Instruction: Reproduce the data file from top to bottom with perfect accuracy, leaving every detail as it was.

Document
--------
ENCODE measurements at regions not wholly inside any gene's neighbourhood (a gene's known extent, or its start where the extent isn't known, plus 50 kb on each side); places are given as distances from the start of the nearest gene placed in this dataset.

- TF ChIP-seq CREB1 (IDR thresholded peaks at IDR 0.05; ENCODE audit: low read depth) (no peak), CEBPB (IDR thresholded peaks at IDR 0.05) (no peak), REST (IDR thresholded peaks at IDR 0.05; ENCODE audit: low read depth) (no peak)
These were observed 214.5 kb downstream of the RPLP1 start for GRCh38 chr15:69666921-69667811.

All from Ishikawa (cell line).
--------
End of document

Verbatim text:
ENCODE measurements at regions not wholly inside any gene's neighbourhood (a gene's known extent, or its start where the extent isn't known, plus 50 kb on each side); places are given as distances from the start of the nearest gene placed in this dataset.

- TF ChIP-seq CREB1 (IDR thresholded peaks at IDR 0.05; ENCODE audit: low read depth) (no peak), CEBPB (IDR thresholded peaks at IDR 0.05) (no peak), REST (IDR thresholded peaks at IDR 0.05; ENCODE audit: low read depth) (no peak)
These were observed 214.5 kb downstream of the RPLP1 start for GRCh38 chr15:69666921-69667811.

All from Ishikawa (cell line).